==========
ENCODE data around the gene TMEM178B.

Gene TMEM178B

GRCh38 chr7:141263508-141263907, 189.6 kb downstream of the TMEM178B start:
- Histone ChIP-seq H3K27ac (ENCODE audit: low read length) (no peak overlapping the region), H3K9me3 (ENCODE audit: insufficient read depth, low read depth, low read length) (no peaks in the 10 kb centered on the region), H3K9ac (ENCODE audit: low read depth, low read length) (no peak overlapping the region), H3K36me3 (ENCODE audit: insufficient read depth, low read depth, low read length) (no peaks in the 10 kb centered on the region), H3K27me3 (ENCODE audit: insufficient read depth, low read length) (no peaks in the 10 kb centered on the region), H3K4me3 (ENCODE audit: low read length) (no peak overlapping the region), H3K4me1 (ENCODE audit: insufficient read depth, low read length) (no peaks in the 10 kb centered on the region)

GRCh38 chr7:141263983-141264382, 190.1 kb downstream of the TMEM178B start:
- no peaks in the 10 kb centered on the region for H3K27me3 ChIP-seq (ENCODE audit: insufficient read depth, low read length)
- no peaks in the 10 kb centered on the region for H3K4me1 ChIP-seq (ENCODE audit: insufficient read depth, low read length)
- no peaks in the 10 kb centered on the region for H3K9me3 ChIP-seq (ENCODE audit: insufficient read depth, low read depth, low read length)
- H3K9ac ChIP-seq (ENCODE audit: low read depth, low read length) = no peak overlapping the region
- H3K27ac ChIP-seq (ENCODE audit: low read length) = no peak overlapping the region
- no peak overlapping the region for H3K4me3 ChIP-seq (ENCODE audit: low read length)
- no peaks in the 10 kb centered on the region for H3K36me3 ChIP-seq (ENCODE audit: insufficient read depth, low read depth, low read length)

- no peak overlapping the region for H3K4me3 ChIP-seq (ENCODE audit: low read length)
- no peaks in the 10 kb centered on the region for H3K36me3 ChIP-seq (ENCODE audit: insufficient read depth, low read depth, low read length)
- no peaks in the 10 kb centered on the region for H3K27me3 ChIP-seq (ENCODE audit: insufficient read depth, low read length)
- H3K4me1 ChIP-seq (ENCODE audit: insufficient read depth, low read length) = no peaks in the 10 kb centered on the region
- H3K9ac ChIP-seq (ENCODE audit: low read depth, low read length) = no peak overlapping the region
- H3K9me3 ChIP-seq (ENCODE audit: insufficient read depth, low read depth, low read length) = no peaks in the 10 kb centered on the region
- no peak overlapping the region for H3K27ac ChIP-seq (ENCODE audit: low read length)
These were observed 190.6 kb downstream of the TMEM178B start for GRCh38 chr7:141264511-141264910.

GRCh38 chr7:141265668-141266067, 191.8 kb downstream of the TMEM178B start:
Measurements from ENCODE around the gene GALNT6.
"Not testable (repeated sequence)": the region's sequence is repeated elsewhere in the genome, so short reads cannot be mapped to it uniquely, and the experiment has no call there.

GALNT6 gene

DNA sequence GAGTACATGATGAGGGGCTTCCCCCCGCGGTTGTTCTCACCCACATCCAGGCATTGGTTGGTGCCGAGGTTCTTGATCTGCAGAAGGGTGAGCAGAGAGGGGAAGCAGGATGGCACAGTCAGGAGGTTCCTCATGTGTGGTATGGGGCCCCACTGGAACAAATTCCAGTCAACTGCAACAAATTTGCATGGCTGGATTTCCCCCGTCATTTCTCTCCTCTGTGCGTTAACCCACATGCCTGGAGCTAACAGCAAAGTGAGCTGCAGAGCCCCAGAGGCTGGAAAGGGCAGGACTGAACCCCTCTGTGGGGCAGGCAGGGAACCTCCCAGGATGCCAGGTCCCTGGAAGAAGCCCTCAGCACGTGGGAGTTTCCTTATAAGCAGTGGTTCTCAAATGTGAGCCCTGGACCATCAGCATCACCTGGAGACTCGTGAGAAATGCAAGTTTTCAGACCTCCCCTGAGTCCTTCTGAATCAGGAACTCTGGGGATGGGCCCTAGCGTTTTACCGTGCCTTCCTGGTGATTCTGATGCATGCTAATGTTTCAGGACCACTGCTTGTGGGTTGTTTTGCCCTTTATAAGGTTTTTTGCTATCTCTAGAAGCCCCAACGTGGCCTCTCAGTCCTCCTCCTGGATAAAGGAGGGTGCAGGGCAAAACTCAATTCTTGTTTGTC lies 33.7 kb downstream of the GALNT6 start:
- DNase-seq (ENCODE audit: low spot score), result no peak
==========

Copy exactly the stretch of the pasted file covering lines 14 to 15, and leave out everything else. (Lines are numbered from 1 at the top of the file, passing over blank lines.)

- no peaks in the 10 kb centered on the region for H3K36me3 ChIP-seq (ENCODE audit: insufficient read depth, low read depth, low read length)
- no peaks in the 10 kb centered on the region for H3K27me3 ChIP-seq (ENCODE audit: insufficient read depth, low read length)